Archive for September, 2014

Presidential Education Platform – Part 1

September 26, 2014 1 comment

I live in New Hampshire, the state that holds the first presidential primary in the nation. The presidential election is two years from November, but because we hold the “first-in-the-nation” status NH is already being visited by potential presidential candidates from both parties who are making an effort to differentiate themselves from each other and from the candidates running on the opposite party. After working in public education in six different states for over 35 years, serving as a consultant in several VT and NH districts for the past two years, and writing this blog for nearly three years, I have some thoughts on what an ideal education platform might look like. I also have some ideas on where the funds might come from to pay for the ideas incorporated in these “planks”, which I will include at the conclusion of each of the three posts. 

Over the next three days I will publish my ideal education platform, written as if it were being presented by the candidate. I welcome any feedback or editorial comments you might want to offer. In a recent blog post Jeff Bryant asserts that “Both anecdotal information and empirical data drawn from surveys confirm that voters don’t just value public education; they want candidates who will support classroom teachers and oppose funding cuts to public schools”. If that is true in November 2014, I have reason to believe it will be even more so in 2016. With that in mind, I share the first section of my ideal presidential platform, printed below: 

Overarching Messages

  • Return governance of public schools to state and local school boards: No Child Left Behind and Race to the Top have stripped state and local boards of their ability to define their curriculum and establish accountability measures. They mandated a de facto national curriculum and de facto national standardized tests. These national tests are designed so that most local schools will be defined as “failing”, paving the way for them to be taken over by for-profit charter chains. If elected I will appoint a Secretary of Education who will immediately suspend Race to the Top and all standardized tests mandated by the federal government. This will help restore governance to State and local school boards and diminish the impact of standardized tests on public schools.
  • Restore dignity to the teaching profession: By increasing the number of for-profit charter schools and supporting de-regulation, the US Department of Education has effectively expanded the number of untrained and non-certified teachers in our classrooms. If elected I will insist that States and local boards employ only highly qualified teachers by penalizing states that fail to do enforce regulations requiring certified teachers in every classroom so and offering scholarships to teachers who seek certification in areas where highly qualified teachers are scarce.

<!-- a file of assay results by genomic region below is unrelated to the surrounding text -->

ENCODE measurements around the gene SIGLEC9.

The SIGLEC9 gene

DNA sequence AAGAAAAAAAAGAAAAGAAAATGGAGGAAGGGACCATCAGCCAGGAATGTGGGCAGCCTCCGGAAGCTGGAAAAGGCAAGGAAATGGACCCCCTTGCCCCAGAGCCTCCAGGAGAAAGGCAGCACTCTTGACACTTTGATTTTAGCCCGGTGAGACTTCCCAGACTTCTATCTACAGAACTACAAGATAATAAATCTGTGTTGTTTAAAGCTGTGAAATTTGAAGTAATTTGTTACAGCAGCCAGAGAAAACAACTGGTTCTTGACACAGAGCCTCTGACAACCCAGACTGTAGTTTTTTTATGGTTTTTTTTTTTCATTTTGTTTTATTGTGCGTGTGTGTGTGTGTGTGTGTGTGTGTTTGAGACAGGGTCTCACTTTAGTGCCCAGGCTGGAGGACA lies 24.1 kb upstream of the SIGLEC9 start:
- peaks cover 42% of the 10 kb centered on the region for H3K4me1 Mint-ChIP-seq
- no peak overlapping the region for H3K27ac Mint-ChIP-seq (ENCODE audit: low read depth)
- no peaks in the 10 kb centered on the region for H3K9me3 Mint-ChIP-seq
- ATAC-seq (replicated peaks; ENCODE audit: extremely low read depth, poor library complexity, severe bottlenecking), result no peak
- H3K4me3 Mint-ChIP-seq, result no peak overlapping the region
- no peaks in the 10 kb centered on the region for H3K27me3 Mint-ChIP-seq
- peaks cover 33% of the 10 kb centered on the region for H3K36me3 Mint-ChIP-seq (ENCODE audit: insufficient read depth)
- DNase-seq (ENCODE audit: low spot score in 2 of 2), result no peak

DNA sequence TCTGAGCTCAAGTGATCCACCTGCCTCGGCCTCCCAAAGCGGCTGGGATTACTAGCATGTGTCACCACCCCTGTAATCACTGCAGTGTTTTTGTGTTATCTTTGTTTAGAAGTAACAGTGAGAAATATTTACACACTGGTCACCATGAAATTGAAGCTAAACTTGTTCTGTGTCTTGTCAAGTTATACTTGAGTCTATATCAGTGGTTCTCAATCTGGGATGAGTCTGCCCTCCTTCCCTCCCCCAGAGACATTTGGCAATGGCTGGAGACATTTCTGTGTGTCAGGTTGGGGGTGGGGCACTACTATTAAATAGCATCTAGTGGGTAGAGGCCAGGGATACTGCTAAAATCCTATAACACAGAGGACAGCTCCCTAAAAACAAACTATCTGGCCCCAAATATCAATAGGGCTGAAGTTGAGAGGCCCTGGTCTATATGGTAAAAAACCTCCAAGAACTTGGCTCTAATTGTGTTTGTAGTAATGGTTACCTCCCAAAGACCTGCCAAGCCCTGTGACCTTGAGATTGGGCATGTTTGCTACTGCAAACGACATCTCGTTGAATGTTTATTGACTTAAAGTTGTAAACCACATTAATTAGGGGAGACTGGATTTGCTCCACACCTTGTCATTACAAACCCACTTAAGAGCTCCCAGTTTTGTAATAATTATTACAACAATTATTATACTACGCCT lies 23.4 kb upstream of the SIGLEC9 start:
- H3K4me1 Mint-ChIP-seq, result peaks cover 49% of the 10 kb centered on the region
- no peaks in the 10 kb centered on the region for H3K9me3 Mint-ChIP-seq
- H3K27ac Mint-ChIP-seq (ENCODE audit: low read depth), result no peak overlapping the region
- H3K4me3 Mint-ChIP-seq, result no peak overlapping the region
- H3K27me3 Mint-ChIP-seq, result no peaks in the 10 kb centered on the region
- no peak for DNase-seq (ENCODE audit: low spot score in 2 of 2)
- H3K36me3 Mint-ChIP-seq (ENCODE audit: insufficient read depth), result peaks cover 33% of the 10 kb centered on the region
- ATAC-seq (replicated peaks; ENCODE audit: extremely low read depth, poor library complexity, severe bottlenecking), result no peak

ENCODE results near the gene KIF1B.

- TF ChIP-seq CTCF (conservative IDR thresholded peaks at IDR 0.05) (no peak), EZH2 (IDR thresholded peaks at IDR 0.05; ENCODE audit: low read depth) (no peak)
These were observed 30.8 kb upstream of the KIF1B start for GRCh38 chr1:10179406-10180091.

• Eliminate all public funding to for profit and religiously affiliated K-12 schools: Public education was never intended to be profit driven. Nor was public education intended to incorporate religious training. Boards of education who oversee public schools funded by taxpayers are answerable to the public and, like all public institutions, cannot make a profit or advocate for religion. That is how it should be. For-profit schools do not answer to the public: they answer to shareholders. Religiously affiliated schools do not answer to the public: they answer to an unelected governing board who share a common religious perspective. We should not allow taxpayers dollars to line the pockets of shareholders or teach our children that one religion is superior to another. If elected I will stop the flow of taxpayer dollars to shareholders and to religious instruction of any kind.
  • Give EVERY child a chance to succeed in public schools: Our current education system punishes students born in the wrong zip code. Some of my opponents want to offer vouchers to students so they can choose better schools than those found in their neighborhood. But those same opponents want to make sure those vouchers cannot be used to attend a school in a nearby town or neighborhood where wealthy children live. We cannot sustain the American Dream of economic advancement for each succeeding generation unless we make sure the most financially challenged school districts in our nation have the same services, courses, and facilities as the most financially blessed school districts in our nation. If elected, I will advocate that we allocate federal funds in such a way that we can restore the American Dream.